Chirs Zink

April 24th, 2020

As an entrepreneur I've learned to fail quickly. My issue is this Startup is going to require more effort than most that I have been involved in. I do 100% believe this product has the ability to make a difference. The difficult part I've found so far is what comes next? I'm a Product UI/UX Designer by trade and marketing & ecommerce hobbyist. My goal is to focus sales on B2B which is outside my wheelhouse. How do you quickly test an Enterprise SAAS concept without spending a ton of resources? I have the features and UI/UX foundation designed as well as a Pitch Deck but what is the next step? Build? Talk to enterprise companies before build? Somehow put together a team?

Paul Garcia marketing exec & business advisor

April 24th, 2020

The first step for any idea is to determine if the idea can be a business. The first step in determining is marketing strategy validation. This is your research stage that begins by making a list of assumptions and then testing each assumption individually. You can read a dozen other discussions here on what steps are involved in marketing strategy validation. But to answer your question, do NOT need a pitch deck. In fact, it's wrong to have one now because your assumptions in that deck have not been proven correct. You should NOT build until you have validated your product is something people want and will pay for, who your audience is, and tested a sales strategy. You do NOT need a team, as the research phase is when you discover which resources and skills you will need and how your product needs to be defined, long before you create it.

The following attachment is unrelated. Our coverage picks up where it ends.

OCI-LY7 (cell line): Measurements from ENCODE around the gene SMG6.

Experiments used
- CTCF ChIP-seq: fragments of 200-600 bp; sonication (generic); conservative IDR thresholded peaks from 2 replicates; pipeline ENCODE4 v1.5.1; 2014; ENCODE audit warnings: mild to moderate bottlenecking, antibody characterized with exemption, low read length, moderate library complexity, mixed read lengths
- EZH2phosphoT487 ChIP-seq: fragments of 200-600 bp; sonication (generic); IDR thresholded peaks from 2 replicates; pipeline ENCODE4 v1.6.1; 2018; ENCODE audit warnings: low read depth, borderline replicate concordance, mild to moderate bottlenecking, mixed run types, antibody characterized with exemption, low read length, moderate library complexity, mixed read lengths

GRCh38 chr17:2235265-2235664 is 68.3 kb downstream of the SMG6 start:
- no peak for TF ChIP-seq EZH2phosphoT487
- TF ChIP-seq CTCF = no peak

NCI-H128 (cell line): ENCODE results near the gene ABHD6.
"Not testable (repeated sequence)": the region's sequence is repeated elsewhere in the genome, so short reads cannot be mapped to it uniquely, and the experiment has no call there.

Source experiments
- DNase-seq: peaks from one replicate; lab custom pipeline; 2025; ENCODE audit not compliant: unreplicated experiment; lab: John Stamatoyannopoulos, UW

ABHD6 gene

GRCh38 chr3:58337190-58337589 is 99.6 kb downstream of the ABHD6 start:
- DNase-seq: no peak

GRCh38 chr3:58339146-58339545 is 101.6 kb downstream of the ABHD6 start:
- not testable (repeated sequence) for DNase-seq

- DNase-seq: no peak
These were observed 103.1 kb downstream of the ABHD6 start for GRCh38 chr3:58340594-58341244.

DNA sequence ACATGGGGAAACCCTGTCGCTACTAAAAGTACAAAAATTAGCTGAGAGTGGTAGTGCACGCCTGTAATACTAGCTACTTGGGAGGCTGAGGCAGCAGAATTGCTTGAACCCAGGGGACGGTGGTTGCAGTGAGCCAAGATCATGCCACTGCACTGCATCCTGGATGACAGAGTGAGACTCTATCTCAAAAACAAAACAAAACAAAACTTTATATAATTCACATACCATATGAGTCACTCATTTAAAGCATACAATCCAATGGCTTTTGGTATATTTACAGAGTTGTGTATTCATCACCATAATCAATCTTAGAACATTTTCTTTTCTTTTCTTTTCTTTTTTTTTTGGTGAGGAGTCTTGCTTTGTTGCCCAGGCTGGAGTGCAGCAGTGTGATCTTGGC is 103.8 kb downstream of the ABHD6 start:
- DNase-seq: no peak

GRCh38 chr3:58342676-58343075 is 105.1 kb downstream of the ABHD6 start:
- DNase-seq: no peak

Good luck!

David Pariseau

April 24th, 2020

Personally I would approach a few prospective clients and then show them what you have in mind and ask them if this would be of value to them and if so how get a ballpark of what they might pay for this product. If not then find out seek to determine what if anything could be added to or changed in the product to make it something they would buy. If you can validate the product that way (ideally directly with the end-user) and get an honest evaluation then that should allow you to gain confidence in the idea and then build up a more formal plan to attempt to determine how big a market you might be targeting, segmenting that market by features, price-points, etc...

Mike Whit JavaScript, Data, Automation

Last updated on May 17th, 2020

You don't provide enough information here to solicit feedback that will be a value for you. B2B sales are complicated. I've tried and failed. I'm not sure what wisdom I can confer to you. You'll often spend about $10,000 - $50,000 just to get your foot in the door so you have to be prepared to offer about $100k - $200k in services to make your money back. Software that tells call center workers to walk around doesn't sound worth the time to implement for just about any business. Likewise, you could attack softphone companies but then you're looking at an acquisition without really demonstrating real market impact. More often than not, every licensee will ask about the tradeoff of building something in-house vs. acquiring (via license or whatever). Before this, they'll ask "what's the gain" of implementing the "thing". Attrition might be a problem, but attrition will be a problem with any worker paid less than $30/h. Healthcare claims might be a problem, but it might also not be as workers may not be able to effectively claim liability against the employer.

I'm not telling you I believe that business uplifts all good ideas or that it's not wrong that business precludes some good ideas.. but this idea doesn't sound like a winner to me. iPhone already provides usage metrics, and you might have more luck looking at B2C as a browser extension (which will cost you more to roll out).